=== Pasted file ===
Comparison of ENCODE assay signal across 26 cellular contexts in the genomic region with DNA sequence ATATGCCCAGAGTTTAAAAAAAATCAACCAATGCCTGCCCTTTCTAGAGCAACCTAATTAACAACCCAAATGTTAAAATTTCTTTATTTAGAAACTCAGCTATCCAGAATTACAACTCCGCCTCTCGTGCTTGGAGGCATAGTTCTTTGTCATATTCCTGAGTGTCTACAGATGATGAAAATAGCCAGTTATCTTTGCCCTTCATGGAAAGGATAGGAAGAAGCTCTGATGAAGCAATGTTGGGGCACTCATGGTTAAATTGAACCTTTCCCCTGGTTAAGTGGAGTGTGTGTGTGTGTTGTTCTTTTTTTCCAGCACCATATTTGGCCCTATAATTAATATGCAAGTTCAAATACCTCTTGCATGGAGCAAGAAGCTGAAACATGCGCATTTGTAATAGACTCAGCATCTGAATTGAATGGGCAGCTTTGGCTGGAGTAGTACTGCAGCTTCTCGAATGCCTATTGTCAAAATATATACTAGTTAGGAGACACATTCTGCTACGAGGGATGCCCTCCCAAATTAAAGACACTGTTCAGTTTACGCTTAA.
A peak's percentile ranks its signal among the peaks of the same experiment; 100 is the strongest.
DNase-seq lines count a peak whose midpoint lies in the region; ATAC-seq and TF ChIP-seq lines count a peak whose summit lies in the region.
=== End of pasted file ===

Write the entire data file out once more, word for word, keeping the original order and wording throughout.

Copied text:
Comparison of ENCODE assay signal across 26 cellular contexts in the genomic region with DNA sequence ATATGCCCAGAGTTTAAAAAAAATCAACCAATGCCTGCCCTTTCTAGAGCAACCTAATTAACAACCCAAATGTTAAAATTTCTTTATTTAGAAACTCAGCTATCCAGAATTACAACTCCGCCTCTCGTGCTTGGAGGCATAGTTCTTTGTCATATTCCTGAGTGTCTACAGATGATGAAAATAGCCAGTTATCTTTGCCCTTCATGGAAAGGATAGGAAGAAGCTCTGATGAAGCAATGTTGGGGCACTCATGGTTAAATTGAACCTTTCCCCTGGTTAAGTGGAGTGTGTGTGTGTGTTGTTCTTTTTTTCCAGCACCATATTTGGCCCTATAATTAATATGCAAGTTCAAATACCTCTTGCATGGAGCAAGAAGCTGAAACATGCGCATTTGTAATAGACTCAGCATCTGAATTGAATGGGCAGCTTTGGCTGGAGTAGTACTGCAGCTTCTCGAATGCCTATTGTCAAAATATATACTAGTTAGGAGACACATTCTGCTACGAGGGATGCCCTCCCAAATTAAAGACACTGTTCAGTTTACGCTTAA.
A peak's percentile ranks its signal among the peaks of the same experiment; 100 is the strongest.
DNase-seq lines count a peak whose midpoint lies in the region; ATAC-seq and TF ChIP-seq lines count a peak whose summit lies in the region.